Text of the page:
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On Language


‘Brevity is the soul of e-mail,’ Nicholas Negroponte tells internauts in Being Digital. And
the billionaire George Soros for his part asserts, ‘I am capable of reducing the most
complex situation to its simplest expression! Technological acceleration initially brought
about a transference from writing to speech - from the letter and the book to the telephone
and the radio. Today it is the spoken word which is logically withering away before the
instantaneity of the real-time image. With the spread of illiteracy, the era of silent
microphones and the mute telephone opens before us. The instruments will not remain
unused on account of any technical failings, but for lack of sociability, because we shall
shortly have nothing to say to each other, or really the time to say it - and, above all, we
shall no longer know how to go about listening to or saying something, just as we already
no longer know how to write, in spite of the fax revolution which was allegedly going to
give letter-writing a new lease of life. After the brutal extinction of the host of dialects
spoken by tribes and families, and their replacement by the academic language of
expanding nations, a language now unlearned and supplanted by the global vocabulary of
e- mail, we may now envisage planetary life becoming progressively a story without
words, a silent cinema, an authorless novel, comics without speech-bubbles . . . But also,
in the generalized violence of acceleration, we can envisage suffering passing without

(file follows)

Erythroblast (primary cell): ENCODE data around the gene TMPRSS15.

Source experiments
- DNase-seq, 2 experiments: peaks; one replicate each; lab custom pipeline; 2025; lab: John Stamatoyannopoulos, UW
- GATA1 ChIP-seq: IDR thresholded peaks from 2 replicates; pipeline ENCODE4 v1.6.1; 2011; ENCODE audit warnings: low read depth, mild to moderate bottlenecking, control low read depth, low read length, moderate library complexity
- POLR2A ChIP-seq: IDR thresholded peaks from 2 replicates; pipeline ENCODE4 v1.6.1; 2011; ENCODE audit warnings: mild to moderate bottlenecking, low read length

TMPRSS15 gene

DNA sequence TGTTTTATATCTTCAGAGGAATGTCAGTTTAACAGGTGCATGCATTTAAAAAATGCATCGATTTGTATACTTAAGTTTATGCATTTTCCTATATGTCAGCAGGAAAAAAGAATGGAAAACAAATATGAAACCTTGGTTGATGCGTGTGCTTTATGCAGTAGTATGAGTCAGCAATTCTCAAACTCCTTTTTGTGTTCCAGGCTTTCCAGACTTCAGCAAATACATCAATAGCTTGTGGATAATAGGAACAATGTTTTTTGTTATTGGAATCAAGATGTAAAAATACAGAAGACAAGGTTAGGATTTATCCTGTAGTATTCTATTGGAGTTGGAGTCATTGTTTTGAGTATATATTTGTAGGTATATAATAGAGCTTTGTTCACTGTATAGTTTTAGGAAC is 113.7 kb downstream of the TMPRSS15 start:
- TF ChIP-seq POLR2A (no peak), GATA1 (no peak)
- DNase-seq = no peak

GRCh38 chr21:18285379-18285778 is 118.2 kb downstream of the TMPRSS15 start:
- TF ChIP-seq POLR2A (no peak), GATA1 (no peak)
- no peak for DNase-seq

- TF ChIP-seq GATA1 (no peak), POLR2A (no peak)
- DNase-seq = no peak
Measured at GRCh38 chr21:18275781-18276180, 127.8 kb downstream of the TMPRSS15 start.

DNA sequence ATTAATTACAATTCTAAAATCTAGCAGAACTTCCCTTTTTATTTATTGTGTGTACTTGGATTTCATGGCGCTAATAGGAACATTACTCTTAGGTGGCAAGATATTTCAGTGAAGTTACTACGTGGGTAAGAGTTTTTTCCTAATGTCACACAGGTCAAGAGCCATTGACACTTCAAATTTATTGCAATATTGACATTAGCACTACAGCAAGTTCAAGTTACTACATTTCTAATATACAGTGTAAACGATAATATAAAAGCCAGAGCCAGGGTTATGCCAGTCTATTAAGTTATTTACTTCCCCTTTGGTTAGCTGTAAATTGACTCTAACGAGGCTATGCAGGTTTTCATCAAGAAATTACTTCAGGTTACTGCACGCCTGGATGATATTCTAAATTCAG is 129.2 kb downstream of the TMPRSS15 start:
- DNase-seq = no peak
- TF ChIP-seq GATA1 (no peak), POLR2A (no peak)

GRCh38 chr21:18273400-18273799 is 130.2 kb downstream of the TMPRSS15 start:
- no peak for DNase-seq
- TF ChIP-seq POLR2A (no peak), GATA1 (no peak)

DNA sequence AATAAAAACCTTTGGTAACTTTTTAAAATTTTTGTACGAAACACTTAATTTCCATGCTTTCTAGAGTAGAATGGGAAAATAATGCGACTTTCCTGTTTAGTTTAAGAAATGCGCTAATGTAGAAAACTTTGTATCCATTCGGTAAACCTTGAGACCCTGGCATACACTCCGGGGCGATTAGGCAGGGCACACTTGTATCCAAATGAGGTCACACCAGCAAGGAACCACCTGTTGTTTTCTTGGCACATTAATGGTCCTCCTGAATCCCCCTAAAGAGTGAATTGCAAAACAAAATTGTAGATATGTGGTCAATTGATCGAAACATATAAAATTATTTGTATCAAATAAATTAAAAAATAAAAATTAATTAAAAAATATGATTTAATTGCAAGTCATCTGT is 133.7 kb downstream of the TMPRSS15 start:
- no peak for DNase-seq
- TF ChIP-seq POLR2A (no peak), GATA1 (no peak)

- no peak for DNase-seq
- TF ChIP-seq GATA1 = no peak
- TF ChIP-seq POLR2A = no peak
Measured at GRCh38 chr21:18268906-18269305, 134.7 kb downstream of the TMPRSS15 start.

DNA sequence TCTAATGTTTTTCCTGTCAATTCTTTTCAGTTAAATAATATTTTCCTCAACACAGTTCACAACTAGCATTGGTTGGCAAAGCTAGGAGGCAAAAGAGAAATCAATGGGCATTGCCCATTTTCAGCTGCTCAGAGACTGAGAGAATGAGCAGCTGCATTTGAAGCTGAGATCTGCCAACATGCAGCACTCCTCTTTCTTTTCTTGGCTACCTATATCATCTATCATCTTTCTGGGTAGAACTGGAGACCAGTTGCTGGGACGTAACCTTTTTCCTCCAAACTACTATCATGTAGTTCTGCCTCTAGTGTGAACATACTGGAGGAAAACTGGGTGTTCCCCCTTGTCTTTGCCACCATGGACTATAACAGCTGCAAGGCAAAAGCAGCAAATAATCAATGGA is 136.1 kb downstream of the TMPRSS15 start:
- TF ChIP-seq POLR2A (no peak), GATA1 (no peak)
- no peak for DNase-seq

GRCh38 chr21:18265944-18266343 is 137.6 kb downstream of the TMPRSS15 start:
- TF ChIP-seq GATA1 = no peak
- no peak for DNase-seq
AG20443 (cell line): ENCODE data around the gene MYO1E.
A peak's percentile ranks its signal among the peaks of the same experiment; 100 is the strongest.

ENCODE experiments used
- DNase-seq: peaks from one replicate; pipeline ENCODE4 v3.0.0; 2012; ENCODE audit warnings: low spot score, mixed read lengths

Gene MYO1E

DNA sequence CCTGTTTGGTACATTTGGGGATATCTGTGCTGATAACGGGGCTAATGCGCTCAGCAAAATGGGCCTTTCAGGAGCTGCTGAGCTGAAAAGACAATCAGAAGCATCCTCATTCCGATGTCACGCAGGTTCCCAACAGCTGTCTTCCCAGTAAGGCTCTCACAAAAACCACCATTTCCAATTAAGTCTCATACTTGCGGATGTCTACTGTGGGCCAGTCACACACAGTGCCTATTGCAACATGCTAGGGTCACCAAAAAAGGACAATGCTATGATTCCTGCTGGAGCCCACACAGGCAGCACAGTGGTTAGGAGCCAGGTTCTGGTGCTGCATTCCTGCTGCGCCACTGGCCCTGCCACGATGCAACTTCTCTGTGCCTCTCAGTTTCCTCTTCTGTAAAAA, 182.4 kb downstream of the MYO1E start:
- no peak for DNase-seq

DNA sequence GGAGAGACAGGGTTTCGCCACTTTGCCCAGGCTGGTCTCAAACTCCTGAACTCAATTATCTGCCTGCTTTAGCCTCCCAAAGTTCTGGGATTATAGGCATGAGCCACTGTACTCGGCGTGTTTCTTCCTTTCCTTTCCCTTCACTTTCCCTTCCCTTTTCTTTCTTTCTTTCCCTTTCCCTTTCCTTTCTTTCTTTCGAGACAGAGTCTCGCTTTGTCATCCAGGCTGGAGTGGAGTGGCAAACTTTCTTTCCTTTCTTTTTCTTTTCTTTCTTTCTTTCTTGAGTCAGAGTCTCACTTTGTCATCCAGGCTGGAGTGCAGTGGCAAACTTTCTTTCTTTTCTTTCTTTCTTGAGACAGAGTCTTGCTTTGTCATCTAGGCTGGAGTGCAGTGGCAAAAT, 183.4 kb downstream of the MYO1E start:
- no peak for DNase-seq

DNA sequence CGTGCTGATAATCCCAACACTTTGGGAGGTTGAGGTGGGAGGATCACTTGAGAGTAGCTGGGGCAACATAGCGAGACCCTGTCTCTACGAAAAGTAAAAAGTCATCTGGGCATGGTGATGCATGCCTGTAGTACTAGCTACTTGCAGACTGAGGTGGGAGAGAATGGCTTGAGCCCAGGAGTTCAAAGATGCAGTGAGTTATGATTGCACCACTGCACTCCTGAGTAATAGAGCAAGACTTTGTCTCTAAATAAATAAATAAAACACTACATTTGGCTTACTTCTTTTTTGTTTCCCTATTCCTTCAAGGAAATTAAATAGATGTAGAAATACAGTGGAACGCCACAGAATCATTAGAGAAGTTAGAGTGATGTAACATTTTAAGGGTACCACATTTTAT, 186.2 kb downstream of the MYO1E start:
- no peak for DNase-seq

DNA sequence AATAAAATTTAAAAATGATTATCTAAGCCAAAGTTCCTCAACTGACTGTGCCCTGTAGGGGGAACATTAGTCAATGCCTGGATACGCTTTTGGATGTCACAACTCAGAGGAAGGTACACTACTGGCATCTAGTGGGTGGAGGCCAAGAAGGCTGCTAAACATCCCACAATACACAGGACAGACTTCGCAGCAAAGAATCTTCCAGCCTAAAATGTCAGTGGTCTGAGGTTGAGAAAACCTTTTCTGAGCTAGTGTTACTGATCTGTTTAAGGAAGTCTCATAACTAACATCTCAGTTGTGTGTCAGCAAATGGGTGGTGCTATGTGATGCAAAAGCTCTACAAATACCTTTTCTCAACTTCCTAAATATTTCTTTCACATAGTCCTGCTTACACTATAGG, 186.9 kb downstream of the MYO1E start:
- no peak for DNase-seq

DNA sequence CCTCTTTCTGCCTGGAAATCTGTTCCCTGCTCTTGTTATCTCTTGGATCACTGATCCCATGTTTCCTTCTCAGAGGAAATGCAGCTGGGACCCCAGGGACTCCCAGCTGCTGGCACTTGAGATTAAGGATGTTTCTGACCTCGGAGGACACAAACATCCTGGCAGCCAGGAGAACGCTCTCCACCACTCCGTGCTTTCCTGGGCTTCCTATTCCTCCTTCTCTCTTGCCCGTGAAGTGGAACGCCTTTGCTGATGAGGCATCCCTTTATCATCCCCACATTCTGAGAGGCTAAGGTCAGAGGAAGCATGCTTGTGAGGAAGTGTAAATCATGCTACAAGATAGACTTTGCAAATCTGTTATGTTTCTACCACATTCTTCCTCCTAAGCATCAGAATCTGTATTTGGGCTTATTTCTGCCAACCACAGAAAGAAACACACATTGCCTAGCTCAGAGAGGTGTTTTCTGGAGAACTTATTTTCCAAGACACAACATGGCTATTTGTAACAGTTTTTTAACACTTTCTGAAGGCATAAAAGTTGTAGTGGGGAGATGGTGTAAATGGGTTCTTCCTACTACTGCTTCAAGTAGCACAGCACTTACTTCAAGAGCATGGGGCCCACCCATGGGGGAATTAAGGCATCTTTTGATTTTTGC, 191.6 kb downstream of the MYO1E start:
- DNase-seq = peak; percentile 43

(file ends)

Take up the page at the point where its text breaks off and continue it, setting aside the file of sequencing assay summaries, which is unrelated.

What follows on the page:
complaint; horrors going unbewailed, not that there would be anyone to hear the wailing;
and anxieties going without a prayer - and without even an analysis. As Caspar David
Friedrich sensed, ‘The peoples will no longer have a voice. They will no longer he
allowed to be aware of themselves, take pride in themselves.’ ‘Politics is a theatre often
played out on a scaffold,’ said (more or less) St Thomas More, who learned the lesson to
his cost. The screen has today replaced the scaffold where, according to the author of
Utopia, the political was killed in the past. In fact, the audiovisual dilemma has become
the most certain threat hanging over our old democracies, which are so aptly named
‘representative’. The foremost political art was eloquence, that democratic eloquence
which, in return, gathers to it the voice of the nation - the popular votes, the popular
suffrage. Our statesmen were men of the forum, the platform and the public meeting.
Their speeches might last three or four hours. They were lawyers, publicists, journalists,
writers, poets . . . One may ask oneself today this simple question: how would great
historic tribunes like Churchill or Clemenceau be made to look today on those television
programmes of the Spitting Image type which daily clutter the screens of the world’s
democracies with their gesticulating, inept political clones? And after being put through
the audiovisual mill in this way, would these statesmen still have enough charisma to
mobilize populations and, ultimately, save democracy from pure and simple
disappearance? One may legitimately doubt it. Once this question on the future of
political representation has been raised, one can better understand that the dream of most
of the major parties is to have members of parliament who are so ‘soft’, so much like
silent soap stars, that no grotesque puppet could be made of them, no stupid comment
attributed to them.
Virillio, The Information Bomb
"Ideology has shifted into language. ... For this reason one can discover a truth in the
determinate negation of the jargon, a truth which refuses to be formulated in positive